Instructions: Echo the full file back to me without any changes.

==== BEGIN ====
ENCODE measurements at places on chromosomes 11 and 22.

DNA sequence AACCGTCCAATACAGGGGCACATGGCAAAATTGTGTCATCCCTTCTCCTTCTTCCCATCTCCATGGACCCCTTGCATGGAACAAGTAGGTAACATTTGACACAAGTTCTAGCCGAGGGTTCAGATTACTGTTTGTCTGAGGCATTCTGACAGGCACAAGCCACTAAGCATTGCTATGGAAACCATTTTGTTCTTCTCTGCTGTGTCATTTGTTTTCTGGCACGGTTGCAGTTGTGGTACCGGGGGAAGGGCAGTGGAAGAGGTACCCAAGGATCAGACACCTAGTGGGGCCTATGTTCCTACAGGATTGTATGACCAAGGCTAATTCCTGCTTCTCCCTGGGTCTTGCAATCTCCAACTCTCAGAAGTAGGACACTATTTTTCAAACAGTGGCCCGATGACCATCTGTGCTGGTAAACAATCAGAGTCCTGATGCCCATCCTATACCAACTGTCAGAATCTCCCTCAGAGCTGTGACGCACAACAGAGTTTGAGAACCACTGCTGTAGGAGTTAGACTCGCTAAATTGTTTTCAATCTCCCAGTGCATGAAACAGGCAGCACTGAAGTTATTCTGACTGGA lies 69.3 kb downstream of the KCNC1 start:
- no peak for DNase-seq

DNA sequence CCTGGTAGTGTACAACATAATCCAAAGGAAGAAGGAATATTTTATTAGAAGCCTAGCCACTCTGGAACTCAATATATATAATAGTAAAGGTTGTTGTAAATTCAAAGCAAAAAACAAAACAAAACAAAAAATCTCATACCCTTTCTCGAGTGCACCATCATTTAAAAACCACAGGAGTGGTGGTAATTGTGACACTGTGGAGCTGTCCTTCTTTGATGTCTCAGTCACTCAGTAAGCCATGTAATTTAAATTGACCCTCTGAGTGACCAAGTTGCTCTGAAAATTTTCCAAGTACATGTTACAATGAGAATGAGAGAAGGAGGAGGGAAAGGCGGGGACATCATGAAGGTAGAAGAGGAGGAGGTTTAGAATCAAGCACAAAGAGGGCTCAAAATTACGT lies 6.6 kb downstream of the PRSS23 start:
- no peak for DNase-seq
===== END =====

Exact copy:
ENCODE measurements at places on chromosomes 11 and 22.

DNA sequence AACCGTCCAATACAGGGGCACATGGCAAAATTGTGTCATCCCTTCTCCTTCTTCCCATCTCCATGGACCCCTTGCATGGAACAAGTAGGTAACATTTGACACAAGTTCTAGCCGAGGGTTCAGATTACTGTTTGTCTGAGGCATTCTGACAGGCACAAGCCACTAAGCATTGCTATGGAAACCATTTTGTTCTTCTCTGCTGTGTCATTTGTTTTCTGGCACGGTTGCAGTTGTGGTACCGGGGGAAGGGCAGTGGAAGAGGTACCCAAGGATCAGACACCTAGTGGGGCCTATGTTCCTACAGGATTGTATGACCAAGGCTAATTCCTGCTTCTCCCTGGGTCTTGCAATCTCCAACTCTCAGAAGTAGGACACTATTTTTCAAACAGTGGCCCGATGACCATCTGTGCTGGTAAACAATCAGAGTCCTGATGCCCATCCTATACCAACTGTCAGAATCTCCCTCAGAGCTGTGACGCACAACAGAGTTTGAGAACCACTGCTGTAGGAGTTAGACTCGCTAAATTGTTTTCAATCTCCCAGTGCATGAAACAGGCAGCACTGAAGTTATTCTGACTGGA lies 69.3 kb downstream of the KCNC1 start:
- no peak for DNase-seq

DNA sequence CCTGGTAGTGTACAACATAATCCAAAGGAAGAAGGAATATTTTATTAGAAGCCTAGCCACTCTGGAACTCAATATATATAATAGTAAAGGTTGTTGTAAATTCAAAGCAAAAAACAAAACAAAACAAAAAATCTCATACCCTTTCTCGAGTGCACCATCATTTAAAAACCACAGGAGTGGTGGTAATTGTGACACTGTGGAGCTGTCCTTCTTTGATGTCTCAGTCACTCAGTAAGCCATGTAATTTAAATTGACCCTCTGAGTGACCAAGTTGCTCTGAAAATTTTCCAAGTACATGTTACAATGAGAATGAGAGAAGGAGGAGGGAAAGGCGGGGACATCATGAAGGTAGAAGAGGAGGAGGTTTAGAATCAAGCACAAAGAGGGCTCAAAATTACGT lies 6.6 kb downstream of the PRSS23 start:
- no peak for DNase-seq